In 2011, after Private Eye magazine criticised an allegedly antisemitic Wikileaks associate Israel Shamir, editor Ian Hislop reported that Assange telephoned and complained of a campaign led by The Guardian to smear Wikileaks and deprive it of Jewish donations. Three people involved, including Leigh, according to Assange, were Jewish. Hislop says he pointed out that at least one of the three was not in fact Jewish and that this "Jewish conspiracy" was unconvincing. Assange eventually backed down and told Hislop to, "Forget the Jewish thing." In response, Assange said, "Hislop has distorted, invented or misremembered almost every significant claim and phrase."
In a further spat in 2012, Assange referred in a press release to: "an information mule in the Israeli newspaper Haaretz, Yossi Melman, who conspired with Guardian journalist David Leigh to secretly, and in violation of WikiLeaks' contract with the Guardian, move WikiLeaks' U.S. diplomatic cables to Israel." Melman characterised this as a "clumsy smear" attempt.
In 1979, David Leigh won a British Press Awards special award for exposing jury-vetting, whilst a reporter at the Guardian. In 1985, he won "Investigative Reporter of the Year" in the Granada TV What the Papers Say awards, for exposing MI5 vetting of BBC staff. In 2007, he won the Paul Foot Award, with his colleague Rob Evans, for the BAE bribery exposures. The prize was awarded annually by Private Eye and The Guardian in memory of the campaigning journalist Paul Foot. Leigh and Evans were also presented with the Granada TV What the Papers Say Judges' Award for "an outstanding piece of investigative journalism that uncovered a story of great significance". In 2010, the International Consortium of Investigative Journalists gave him and five other journalists the Daniel Pearl Award for their investigation of toxic waste dumping by oil traders Trafigura. In 2015, he and a Guardian team he led won "Investigation of the Year" at the British Journalism Awards for their exposure of tax-dodging at HSBC's Swiss bank.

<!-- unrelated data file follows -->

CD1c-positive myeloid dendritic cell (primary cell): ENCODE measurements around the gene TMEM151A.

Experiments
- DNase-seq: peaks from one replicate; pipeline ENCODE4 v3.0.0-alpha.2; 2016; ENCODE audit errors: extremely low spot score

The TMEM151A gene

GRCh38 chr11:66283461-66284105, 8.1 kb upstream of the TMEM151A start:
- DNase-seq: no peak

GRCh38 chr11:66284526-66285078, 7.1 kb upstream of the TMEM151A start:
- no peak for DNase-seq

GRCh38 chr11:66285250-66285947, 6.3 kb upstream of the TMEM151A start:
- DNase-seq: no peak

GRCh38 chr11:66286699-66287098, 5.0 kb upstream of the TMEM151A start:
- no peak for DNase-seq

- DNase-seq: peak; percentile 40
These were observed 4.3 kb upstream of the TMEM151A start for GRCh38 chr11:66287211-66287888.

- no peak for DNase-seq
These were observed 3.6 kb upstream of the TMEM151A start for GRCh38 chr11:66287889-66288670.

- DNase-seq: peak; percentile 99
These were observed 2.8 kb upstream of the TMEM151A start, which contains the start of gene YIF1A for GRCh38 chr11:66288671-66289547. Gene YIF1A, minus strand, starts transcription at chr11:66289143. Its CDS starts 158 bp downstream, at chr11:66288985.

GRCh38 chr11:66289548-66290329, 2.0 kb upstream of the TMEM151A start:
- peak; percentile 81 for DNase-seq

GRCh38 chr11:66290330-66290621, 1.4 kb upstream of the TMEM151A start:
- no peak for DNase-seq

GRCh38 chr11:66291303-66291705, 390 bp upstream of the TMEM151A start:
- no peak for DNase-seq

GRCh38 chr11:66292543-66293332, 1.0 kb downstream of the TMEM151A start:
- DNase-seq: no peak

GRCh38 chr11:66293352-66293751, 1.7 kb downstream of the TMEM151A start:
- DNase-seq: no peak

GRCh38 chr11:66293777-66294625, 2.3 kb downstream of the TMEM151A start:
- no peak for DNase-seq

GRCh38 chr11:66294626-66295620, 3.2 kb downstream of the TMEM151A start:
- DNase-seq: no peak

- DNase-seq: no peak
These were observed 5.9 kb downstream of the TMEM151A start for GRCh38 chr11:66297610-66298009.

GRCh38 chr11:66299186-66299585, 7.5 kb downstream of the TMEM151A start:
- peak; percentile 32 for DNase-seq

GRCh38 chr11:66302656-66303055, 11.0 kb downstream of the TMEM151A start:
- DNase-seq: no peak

In February 2013, the Press Gazette listed him as third in their list of the top ten investigative journalists.
- David Leigh, The Frontiers of Secrecy: Closed Government in Britain, Praeger Publishers (30 June 1980), ISBN 978-0-313-27093-2
- David Leigh, High Time: The Life and Times of Howard Marks, William Heineman Ltd (8 October 1984), ISBN 978-0-434-41339-3; HarperCollins (1988), ISBN 978-0-04-364023-4
- David Leigh, The Wilson Plot: The Intelligence Services and the Discrediting of a Prime Minister, Pantheon Books (1988), ISBN 978-0-394-57241-3; Arrow Books (1 June 1989), ISBN 978-0-7493-0067-8
- David Leigh, Betrayed: Trial of Matrix Churchill, Bloomsbury Publishing PLC (4 February 1993), ISBN 978-0-7475-1552-4
- David Leigh, Luke Harding and David Pallister, The Liar: Fall of Jonathan Aitken, Penguin Books (1997)
- David Leigh and Ed Vulliamy, Sleaze: The Corruption of Parliament, Fourth Estate (17 March 1997), ISBN 978-1-85702-694-8
- David Leigh and Luke Harding, WikiLeaks: Inside Julian Assange's War on Secrecy, Guardian Books (1 February 2011), ISBN 978-0-85265-239-8